MOGADISHU, Somalia – Nine al-Shabab militants wearing military fatigues and carrying guns and grenades died after attacking the presidential palace with two car bombs Friday in an assault the president called a “media spectacular” by a “dying animal.”
President Hassan Sheikh Mohamud was unharmed, but two government officials were killed, the Interior Ministry said.
The attack underscores a worrying new trend in Mogadishu: That despite a period of relative calm following al-Shabab’s ouster from Mogadishu in August 2011, militants have carried out a series of deadly assaults in recent weeks that have seen the city hit with mortar fire and pitched battles.
Weapons meant for the Somali army could have been used by the militants in Friday’s attack. A confidential U.N. Monitoring Group on Somalia and Eritrea report this month found that the country’s military is selling weaponry in markets where the al-Qaida-linked militants buy weapons.
In at least one case, weapons were sold by a military commander directly to an al-Shabab commander, the report said.
Friday’s attack against the compound where the president and prime minister live began with a car bomb explosion, followed by an assault by gunmen on palace guards, police Capt. Mohamed Hussein said. Al-Shabab claimed responsibility.
“President just called me to say he’s unharmed. Attack on Villa #Somalia had failed. Sadly some lives lost. I condemn strongly this terrorism,” the U.N. representative to Somalia, Nick Kay, said on Twitter. He added later: “The Somali people are tired of shootings, bombings and killings. It’s time for a new chapter in Somalia’s history.”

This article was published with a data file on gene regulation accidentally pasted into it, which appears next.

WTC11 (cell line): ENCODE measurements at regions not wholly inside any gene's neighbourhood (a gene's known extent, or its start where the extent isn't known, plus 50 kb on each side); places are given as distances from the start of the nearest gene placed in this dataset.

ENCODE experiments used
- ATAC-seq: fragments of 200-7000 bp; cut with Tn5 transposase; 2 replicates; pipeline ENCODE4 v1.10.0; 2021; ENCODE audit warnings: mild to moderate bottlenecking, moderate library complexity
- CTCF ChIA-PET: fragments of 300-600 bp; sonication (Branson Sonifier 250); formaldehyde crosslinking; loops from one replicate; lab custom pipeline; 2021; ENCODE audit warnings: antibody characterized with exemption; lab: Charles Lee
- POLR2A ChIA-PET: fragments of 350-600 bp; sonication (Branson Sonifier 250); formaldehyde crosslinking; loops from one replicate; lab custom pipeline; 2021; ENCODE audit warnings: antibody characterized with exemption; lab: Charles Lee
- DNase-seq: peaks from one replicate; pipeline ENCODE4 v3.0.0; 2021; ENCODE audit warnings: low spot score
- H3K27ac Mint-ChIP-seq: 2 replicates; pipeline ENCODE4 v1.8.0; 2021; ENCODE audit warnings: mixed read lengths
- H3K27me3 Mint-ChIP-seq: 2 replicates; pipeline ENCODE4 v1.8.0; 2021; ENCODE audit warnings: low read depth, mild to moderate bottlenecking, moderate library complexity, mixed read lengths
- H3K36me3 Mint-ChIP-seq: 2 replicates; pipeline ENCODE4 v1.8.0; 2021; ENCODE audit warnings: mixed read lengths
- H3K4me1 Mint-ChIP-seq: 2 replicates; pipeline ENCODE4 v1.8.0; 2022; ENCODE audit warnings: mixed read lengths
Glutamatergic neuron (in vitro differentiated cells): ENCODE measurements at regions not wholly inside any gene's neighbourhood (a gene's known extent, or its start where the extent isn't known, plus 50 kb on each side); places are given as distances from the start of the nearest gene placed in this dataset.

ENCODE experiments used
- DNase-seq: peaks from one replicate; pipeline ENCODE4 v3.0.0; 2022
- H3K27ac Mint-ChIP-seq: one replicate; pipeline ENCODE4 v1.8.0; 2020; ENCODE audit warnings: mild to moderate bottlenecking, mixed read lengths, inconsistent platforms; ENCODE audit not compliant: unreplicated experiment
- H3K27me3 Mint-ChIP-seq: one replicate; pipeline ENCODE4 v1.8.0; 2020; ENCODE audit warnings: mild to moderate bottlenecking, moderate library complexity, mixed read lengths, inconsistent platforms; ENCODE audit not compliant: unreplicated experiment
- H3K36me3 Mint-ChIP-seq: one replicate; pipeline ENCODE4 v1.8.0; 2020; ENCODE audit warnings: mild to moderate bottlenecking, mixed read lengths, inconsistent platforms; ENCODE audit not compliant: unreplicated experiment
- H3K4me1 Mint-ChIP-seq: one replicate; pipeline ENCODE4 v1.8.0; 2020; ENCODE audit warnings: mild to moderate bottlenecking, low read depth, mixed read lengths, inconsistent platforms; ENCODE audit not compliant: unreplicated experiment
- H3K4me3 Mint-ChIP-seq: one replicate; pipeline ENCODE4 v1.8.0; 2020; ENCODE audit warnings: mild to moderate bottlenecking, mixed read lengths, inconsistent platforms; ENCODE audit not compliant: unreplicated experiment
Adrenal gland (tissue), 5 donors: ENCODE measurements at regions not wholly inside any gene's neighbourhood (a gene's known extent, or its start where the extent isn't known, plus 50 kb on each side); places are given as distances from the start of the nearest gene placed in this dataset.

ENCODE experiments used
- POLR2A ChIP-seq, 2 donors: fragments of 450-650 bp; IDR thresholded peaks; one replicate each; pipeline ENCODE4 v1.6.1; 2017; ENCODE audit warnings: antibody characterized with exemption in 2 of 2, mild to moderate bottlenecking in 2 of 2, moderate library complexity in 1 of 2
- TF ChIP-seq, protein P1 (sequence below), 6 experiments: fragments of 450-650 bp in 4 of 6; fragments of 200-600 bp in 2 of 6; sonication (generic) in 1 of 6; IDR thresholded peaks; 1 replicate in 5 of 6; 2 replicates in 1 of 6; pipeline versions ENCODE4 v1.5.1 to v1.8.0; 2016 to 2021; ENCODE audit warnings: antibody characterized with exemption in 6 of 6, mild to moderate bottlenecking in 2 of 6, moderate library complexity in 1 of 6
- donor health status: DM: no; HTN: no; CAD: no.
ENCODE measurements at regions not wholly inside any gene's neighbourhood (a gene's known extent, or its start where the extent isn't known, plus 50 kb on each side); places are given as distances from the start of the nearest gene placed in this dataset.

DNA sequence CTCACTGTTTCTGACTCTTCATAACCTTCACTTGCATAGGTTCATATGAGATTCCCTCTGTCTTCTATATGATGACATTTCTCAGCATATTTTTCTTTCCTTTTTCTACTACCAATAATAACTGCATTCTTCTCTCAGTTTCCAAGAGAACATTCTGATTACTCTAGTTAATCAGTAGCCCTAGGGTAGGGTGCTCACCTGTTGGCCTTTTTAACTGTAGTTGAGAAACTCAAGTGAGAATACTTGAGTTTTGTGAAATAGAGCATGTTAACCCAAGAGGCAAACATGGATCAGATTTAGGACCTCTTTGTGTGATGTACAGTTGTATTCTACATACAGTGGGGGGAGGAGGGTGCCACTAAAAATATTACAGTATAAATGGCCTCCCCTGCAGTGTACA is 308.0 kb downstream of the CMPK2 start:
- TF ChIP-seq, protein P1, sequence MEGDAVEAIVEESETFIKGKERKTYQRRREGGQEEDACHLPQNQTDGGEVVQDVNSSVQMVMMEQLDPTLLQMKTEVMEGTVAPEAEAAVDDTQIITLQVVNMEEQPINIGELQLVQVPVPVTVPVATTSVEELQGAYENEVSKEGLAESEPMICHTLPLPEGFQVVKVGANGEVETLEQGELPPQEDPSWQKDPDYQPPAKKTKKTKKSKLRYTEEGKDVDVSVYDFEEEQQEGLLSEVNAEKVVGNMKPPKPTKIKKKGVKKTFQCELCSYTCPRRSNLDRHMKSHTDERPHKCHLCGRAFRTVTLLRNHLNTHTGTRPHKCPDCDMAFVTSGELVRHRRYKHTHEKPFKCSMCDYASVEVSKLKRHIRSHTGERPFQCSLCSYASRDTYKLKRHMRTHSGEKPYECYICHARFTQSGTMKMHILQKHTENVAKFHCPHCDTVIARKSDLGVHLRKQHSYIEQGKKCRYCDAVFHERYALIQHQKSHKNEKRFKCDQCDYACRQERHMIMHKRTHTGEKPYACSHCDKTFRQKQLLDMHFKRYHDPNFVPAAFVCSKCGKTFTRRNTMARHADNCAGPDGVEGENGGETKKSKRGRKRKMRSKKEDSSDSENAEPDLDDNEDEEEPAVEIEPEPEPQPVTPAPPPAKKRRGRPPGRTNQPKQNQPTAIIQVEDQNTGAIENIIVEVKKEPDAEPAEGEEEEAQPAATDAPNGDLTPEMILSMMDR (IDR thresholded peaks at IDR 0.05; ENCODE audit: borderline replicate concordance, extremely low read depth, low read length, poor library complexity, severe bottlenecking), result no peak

The Interior Ministry displayed the seven bloodied and dead bodies of the attackers and said two others blew themselves up. The wreckages of two car bombs lay nearby.
The two others killed included a former intelligence commander and an aide to the prime minister, a Somali-American named Mohamud Hersi Abdulle, Hussein said.
Al-Shabab has been waging war in Somalia for years as it tries to oust a Western-backed government. Weakened from its apex of power, the militants are still able to launch vicious attacks.
U.N. Secretary-General Ban Ki-moon condemned the attack “in the strongest terms” while the U.N. Security Council said it was “appalled.” Both paid tribute to Somali and African Union forces for repelling the attack.
The Security Council reaffirmed “that this and other acts of terrorism would not weaken (our) determination to support the peace and reconciliation process in Somalia.”
The secretary-general expressed concern that recent attacks by al-Shabab “are clearly aimed at destabilizing the country at a time when many efforts are being mobilized to restore peace and development,” U.N. deputy spokesman Farhan Haq said.